For editing these pictures, I increased the saturation so the shots would appear even more colorful, and darkened the black point for more contrast. Since the rocks themselves were so vibrant, I didn’t have to edit the photos a whole lot. There were a couple people in the background of a few of the shots, so I Photoshopped them out 😛

If you’re heading to Vegas, I’d definitely recommend stopping here for some photos. It’s just a few mile detour off the highway and it’s such a fun pit stop before arriving in Vegas! It does get busier in the middle of the day, but morning or evening are both perfect times when it’s less busy.

If you liked these photos, make sure to have a look at my website and follow me on Instagram! Feel free to drop me an email at gdeimz@gmail.com for any shoot requests, questions, or just to chat! If you’re in the NYC area, let’s grab coffee and talk lenses and shoot locations 🙂

7 Best Ice Cream Shops in NYC

Inspiration

I’ve lived in NYC for a few years now, and I’ve made my rounds on all the best ice cream shops in the city. So I thought it was time to round up my list of my favorite ice cream places and share them with you guys! Here you go: my professional opinion on the very best scoops in New York City.

Oddfellows

Oddfellows is a cute shop downtown with a handful of flavors–all extremely unique and interesting. I stopped by last weekend to see what they’ve been mixing up lately. John helped me out and scooped up a bunch of different flavors for me to try–including corn bread and mushroom flavors (too adventurous for me). I ended up picking Matcha Rocky Road, which had bits of chocolate and marshmallow in the green ice cream. It was incredible and I highly recommend this spot if you’re ready to risk trying a really unique flavor!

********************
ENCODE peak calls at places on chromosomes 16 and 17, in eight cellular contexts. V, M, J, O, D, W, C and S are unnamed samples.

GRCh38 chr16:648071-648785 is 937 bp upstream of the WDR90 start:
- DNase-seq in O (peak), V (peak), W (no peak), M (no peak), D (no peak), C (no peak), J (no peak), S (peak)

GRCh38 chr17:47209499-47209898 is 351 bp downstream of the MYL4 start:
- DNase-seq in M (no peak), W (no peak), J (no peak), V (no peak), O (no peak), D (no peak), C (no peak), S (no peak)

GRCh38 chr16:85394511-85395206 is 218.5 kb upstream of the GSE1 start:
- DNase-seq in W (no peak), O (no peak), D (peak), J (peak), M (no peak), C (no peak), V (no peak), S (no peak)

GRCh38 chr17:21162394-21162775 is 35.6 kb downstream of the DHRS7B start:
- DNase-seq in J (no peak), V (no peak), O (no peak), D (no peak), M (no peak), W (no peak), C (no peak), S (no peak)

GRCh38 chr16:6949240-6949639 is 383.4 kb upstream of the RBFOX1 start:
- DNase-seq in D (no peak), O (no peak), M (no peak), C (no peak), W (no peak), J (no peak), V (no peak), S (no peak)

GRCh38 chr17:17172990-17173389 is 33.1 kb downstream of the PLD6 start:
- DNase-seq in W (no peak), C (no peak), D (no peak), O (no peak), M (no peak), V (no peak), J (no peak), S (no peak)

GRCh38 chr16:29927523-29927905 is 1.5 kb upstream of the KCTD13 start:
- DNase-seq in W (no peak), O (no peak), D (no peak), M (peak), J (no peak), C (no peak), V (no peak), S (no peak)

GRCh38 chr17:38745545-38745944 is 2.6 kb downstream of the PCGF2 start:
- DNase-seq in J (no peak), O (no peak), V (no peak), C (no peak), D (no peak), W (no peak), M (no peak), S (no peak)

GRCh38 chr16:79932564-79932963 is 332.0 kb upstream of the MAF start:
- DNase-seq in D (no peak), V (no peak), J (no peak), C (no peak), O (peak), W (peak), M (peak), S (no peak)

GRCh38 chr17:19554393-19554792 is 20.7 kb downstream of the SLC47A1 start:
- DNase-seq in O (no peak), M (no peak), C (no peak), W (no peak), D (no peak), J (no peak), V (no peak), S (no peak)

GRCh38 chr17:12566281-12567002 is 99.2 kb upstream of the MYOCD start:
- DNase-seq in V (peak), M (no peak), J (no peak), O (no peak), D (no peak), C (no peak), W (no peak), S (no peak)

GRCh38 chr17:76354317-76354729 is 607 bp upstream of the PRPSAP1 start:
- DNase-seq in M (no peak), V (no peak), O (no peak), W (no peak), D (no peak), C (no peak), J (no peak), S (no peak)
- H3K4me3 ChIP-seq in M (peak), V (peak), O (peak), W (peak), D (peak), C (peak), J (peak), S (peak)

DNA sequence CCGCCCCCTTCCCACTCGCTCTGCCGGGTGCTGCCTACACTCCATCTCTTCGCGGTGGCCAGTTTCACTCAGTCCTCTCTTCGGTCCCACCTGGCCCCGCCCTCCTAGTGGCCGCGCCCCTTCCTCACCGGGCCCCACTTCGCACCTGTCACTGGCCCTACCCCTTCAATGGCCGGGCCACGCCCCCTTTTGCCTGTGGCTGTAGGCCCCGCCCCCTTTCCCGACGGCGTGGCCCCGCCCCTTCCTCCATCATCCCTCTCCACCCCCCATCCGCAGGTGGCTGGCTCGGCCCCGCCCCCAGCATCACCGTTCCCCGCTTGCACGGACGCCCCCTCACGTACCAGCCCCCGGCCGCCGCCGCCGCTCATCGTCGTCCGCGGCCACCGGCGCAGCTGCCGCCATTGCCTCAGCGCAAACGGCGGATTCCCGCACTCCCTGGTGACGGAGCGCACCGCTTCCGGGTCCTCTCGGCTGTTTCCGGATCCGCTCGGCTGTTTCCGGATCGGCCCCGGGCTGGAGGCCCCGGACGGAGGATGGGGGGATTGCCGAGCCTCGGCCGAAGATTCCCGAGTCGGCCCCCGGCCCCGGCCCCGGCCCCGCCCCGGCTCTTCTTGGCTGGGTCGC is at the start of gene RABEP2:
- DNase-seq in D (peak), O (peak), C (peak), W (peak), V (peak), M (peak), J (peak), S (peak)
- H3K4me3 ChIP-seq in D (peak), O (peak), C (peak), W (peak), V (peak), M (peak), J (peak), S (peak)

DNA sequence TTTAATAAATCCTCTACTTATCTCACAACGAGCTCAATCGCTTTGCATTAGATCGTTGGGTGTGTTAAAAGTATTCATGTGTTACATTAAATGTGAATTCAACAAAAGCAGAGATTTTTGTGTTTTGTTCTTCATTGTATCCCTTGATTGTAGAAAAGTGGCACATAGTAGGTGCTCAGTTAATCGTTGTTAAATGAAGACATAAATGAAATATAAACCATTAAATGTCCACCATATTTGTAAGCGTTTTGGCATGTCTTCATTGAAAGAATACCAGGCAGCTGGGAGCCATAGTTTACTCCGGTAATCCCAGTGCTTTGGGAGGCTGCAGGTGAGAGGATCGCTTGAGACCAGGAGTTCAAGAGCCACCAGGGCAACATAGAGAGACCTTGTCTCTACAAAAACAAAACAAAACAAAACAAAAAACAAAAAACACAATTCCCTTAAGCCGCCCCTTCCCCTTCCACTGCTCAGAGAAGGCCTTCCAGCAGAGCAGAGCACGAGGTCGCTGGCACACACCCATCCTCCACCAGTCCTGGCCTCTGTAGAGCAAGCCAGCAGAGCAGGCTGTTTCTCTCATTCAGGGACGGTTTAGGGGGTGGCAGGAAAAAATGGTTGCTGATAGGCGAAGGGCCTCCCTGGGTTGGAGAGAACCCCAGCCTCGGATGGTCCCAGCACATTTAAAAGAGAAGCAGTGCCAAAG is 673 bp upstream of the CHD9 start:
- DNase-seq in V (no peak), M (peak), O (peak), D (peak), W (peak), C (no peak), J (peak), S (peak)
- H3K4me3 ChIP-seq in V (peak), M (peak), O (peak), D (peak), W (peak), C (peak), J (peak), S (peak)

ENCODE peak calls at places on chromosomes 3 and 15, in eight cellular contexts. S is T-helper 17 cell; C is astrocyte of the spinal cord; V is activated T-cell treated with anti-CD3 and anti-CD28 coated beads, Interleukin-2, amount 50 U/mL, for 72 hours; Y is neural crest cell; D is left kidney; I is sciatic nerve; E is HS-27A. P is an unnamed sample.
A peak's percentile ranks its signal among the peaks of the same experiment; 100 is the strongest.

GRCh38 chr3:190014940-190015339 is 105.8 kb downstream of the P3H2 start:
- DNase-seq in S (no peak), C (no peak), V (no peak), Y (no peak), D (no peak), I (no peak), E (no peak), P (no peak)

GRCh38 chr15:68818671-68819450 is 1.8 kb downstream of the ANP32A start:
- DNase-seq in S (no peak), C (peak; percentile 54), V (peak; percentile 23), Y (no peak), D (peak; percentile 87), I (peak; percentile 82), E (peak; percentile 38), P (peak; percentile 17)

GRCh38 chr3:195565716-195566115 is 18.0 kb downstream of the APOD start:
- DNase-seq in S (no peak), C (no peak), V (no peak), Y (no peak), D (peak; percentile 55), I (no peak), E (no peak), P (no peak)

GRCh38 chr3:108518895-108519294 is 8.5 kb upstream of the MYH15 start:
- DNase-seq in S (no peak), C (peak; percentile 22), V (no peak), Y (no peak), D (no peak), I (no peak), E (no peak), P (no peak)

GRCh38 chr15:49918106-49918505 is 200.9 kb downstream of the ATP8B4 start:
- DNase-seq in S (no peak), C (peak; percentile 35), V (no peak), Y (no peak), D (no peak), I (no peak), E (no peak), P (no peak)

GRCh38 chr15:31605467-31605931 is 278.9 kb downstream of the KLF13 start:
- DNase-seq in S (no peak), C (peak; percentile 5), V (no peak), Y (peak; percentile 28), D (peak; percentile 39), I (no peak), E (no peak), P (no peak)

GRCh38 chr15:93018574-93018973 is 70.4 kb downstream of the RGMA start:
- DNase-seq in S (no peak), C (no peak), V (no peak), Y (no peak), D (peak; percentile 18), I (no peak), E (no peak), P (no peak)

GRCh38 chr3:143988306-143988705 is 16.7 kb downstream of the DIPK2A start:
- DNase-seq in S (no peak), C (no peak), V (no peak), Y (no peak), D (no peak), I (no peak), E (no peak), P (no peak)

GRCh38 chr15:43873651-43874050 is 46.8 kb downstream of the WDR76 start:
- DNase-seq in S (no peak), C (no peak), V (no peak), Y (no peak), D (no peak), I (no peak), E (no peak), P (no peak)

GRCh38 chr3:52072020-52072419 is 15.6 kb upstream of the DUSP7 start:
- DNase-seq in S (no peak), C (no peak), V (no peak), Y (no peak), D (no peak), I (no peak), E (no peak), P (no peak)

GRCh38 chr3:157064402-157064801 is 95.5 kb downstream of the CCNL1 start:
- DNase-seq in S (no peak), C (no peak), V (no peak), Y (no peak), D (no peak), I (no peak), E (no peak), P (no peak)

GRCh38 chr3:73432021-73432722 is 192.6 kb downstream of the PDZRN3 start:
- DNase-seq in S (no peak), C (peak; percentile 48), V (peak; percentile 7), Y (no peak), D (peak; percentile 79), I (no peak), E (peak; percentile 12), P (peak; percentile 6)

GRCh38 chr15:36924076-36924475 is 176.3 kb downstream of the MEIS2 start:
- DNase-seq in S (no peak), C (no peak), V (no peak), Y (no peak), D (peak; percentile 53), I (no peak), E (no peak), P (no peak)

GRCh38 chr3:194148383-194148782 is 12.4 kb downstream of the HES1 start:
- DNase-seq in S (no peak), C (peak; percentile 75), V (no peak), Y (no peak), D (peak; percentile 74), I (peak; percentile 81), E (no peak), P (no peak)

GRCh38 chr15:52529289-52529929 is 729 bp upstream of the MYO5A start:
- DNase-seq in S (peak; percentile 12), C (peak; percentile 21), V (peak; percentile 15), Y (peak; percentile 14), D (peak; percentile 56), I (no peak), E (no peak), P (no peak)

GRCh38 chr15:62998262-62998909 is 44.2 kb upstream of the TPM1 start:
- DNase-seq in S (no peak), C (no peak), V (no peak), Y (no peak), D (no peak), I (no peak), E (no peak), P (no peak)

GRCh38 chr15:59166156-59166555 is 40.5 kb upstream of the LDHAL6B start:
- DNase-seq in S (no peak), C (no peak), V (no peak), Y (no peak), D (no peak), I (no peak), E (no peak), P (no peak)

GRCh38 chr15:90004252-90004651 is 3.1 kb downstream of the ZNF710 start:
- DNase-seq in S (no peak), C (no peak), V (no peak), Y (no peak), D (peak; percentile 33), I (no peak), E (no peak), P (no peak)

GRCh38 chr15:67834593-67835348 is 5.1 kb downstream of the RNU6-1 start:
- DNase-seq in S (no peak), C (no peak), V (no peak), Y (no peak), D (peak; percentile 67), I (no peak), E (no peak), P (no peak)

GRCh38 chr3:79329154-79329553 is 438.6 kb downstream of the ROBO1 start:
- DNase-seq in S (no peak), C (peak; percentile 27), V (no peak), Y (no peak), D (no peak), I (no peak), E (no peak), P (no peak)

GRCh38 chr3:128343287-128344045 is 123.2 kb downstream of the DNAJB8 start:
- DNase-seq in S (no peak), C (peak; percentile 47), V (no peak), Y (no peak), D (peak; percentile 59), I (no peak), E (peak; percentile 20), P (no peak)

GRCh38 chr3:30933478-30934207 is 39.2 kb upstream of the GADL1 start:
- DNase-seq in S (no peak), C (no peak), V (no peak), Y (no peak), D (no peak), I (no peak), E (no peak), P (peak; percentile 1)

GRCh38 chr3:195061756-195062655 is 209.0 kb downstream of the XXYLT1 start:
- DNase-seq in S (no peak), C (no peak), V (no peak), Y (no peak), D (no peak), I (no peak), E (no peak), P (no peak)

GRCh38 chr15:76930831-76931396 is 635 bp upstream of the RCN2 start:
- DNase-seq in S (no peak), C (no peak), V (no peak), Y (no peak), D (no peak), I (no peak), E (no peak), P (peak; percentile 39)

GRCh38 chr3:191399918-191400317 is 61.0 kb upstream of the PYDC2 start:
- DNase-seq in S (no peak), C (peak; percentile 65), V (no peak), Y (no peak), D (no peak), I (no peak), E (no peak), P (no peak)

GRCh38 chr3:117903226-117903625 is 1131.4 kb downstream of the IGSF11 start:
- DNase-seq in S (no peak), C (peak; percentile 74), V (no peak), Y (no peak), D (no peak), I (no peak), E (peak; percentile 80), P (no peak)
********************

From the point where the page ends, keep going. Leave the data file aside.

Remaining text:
Soft Swerve

This fun little ice cream shop on the Lower East Side is known for its bright colors and candies. They put Fruity Pebbles, Lucky Charm marshmellows and sprinkles on their pink, purple, and green hued ice cream. I was very excited to try this vibrant dessert, and the flavors did not disappoint. The soft serve makes it incredibly creamy, and with flavors like coconut, sesame butter, and Hong Kong milk tea, there’s always something new to try. It’s definitely worth going to, as long as you’re willing to wait in line to snag one of their iconic ice cream cones.

UES.

The fun of this ice cream shop is the secret of it: there’s a hidden speakeasy behind the pint-filled walls of the shop. They make ice cream flavored drinks and desserts, but don’t let the bar distract you from the fact that they make darn good ice cream, too. The shop is tiny but the perfect place to go if you’re looking for a great background for an Instagram photo with your ice cream. I chose salted caramel in a pretzel cone with sprinkles, and it was the biggest sugar rush I’ve probably ever had. The flavors are rich, but the ice cream is delicious. If you’re looking for a top secret, ultra cool environment for a boozy shake or ice cream, UES is the place to be.

Van Leeuwen

Van Leeuwen started out as an ice cream truck in 2008 and has now expanded to over a dozen brick and mortar shops in NYC and LA. The artisan ice cream is the perfect spot for my vegan, nut-free and gluten free friends, with flavors like Rocky Road, Cookie Crumble Strawberry Jam, Cookies & Cream Caramel Swirl, and their most popular, Honeycomb. I took my friend Elysha and we each tried a different flavor, with a waffle cone of course. I liked the Cookies & Cream and Peanut Butter Marshmallow Crunch, but you really can’t go wrong with any flavor!

Milk Bar